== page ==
Mr Brian Manns
Brian says that having ‘the best job in the Army’ means that retirement plans of the past will just have to wait.
Brian is the Manager of Unrecovered War Casualties – Army (UWC-A). The role of UWC-A is to provide Army’s response to the discovery of human remains of unrecovered war casualties and to investigate information that might result in locating and identifying Army’s fallen.
Located within Army Headquarters in Canberra the UWC-A team is a mix of dedicated APS and Army Reserve staff with years of experience in investigating, researching and accounting for Army’s unaccounted for war casualties. This small team is supplemented by forensic specialists from all three services and external agencies.
“I feel a great sense of privilege to be able to lead such a dedicated group of professionals and to provide such good outcomes for Australian families,” Brian said.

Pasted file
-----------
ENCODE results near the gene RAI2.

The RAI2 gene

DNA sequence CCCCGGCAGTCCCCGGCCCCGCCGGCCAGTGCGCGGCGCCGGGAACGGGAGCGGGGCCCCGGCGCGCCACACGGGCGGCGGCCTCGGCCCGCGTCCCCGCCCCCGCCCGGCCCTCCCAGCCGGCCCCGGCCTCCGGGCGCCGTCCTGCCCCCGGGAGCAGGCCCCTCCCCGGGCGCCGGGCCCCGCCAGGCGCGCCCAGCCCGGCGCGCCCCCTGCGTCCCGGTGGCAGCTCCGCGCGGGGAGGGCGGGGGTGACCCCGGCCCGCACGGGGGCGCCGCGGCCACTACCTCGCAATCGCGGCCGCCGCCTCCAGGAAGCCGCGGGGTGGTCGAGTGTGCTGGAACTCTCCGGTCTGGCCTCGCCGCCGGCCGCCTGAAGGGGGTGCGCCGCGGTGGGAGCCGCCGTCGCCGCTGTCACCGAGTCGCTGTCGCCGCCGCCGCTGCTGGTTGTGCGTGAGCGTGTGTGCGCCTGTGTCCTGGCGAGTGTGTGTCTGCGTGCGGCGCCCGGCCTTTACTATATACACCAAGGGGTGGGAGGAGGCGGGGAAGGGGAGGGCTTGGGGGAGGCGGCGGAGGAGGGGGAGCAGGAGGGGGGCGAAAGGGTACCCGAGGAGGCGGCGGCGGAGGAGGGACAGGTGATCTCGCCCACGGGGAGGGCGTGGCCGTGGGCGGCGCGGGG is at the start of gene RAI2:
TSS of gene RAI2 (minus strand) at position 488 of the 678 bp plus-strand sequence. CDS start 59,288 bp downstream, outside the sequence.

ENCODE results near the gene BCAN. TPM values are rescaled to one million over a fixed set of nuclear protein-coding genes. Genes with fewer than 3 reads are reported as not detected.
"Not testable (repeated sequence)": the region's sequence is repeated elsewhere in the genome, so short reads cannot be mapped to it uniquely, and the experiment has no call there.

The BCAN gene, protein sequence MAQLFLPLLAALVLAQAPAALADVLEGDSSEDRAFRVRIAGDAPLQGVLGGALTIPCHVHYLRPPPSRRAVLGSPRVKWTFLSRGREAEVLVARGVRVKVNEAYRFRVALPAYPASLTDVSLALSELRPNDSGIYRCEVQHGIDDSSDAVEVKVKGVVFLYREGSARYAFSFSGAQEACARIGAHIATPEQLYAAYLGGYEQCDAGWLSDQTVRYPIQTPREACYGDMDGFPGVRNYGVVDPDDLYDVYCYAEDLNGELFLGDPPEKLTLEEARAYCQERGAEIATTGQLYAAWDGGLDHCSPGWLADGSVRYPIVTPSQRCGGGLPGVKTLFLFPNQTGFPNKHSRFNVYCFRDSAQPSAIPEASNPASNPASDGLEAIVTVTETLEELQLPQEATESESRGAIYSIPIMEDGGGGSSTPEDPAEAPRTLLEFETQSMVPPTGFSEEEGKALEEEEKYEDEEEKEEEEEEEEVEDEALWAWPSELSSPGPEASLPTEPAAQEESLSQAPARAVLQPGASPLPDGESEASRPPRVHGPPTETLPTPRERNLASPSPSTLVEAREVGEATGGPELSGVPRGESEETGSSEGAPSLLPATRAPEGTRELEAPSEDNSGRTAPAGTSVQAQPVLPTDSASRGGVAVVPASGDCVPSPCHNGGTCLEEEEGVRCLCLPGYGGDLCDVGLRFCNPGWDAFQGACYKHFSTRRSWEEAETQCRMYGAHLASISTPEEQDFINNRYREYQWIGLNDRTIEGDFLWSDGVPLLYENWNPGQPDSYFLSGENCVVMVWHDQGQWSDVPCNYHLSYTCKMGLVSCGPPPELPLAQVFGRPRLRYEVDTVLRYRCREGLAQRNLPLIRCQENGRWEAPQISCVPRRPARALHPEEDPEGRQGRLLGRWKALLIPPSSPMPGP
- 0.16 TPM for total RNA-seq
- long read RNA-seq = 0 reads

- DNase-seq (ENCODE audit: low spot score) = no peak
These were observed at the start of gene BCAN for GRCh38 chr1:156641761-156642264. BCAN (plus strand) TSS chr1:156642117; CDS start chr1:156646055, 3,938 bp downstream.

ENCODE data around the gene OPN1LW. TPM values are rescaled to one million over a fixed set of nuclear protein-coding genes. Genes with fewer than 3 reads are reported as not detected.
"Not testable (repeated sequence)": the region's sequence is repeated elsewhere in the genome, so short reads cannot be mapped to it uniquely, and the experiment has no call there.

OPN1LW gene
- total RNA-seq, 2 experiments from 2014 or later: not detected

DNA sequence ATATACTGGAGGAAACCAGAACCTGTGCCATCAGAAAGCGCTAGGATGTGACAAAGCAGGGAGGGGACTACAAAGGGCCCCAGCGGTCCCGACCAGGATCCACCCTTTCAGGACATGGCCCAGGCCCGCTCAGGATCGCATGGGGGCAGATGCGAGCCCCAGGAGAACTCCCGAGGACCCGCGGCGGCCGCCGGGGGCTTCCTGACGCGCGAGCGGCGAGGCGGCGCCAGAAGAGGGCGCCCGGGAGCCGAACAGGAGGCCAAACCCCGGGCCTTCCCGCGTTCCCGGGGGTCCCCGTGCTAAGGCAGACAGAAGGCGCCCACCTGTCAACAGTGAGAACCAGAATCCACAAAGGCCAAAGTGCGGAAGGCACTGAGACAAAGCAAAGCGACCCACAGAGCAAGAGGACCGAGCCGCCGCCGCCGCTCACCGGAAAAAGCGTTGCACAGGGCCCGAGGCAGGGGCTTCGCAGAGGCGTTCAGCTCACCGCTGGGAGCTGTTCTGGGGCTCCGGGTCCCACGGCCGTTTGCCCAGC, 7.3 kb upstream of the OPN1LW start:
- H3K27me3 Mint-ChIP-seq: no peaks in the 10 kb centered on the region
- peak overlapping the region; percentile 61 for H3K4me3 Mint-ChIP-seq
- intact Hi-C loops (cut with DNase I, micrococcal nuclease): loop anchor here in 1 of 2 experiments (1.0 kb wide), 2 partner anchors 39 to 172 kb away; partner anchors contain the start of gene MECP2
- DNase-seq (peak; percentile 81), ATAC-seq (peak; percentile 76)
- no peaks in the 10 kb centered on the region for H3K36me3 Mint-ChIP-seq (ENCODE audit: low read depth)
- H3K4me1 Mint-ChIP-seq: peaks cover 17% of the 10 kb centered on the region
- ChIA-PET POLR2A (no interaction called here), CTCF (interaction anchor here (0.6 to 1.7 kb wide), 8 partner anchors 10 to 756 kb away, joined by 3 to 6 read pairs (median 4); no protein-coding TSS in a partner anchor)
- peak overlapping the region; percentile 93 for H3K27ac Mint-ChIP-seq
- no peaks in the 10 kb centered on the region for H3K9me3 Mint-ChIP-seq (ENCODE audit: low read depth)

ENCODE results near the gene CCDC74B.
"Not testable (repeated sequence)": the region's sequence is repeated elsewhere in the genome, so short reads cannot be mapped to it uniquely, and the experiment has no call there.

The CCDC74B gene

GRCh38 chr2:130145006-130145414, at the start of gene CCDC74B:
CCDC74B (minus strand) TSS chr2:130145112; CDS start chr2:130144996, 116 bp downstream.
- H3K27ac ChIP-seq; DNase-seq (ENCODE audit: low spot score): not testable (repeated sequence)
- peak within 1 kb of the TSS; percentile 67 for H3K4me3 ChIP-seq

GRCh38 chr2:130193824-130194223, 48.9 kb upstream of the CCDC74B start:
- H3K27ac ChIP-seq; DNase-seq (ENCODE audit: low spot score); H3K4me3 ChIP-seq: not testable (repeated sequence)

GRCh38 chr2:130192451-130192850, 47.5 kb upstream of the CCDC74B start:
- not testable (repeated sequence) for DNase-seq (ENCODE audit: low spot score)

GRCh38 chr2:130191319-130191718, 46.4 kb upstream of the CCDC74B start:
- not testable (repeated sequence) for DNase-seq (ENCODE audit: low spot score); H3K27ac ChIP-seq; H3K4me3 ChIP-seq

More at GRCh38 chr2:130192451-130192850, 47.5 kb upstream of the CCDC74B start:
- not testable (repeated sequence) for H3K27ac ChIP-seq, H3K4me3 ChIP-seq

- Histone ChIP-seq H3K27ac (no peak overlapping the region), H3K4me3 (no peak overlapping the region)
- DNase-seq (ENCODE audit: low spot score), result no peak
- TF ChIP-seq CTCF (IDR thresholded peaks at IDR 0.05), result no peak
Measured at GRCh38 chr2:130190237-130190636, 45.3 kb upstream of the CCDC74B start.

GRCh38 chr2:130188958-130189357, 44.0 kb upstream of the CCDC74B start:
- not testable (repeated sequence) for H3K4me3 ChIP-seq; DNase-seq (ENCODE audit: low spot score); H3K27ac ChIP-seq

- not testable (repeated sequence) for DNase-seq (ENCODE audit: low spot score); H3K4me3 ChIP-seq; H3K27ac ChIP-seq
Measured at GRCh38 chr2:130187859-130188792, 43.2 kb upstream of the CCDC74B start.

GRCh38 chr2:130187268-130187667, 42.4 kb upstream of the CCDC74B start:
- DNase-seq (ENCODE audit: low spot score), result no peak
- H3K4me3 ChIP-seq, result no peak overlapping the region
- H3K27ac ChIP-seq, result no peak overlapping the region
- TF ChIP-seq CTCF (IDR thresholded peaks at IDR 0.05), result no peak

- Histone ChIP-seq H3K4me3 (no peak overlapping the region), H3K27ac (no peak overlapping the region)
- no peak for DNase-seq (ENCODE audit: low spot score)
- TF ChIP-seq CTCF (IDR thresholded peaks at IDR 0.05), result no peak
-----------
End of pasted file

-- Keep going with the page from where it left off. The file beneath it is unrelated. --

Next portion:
Brian joined the Regular Army in 1975 and served 25 years in the Infantry before transferring to the APS in 2000. In that time Brian served in two battalions (5/7 RAR and 3 RAR), the School of Infantry (twice), the Recruit Training Battalion (twice), Rifle Company at Butterworth, Malaysia, an exchange to the New Zealand Army School of Infantry and deployed to East Timor with INTERFET in 1999.
In 1991, Brian moved into the Army’s museum community, first as the curator of the Infantry Museum and then into a management role at the Australian Army History Unit in Canberra.
In 2006, Brian was given the task of investigating the loss of Australian soldiers during the Vietnam War. Brian led a team of highly experienced investigators and forensic experts that successfully located and recovered all four missing Australian soldiers and the crash site of a Royal Australian Air Force aircraft lost in Vietnam.
That work led to the creation of UWC-A and more successful recoveries in Papua New Guinea and Indonesia as well as an extensive search of a site in Malaysia. This team has also identified Australians buried in cemeteries in France and Papua New Guinea and is currently working on cases in Papua New Guinea, France, Gallipoli and Korea.
“I love the Army and look back fondly on the last 37 years in and out of uniform,” Brian said.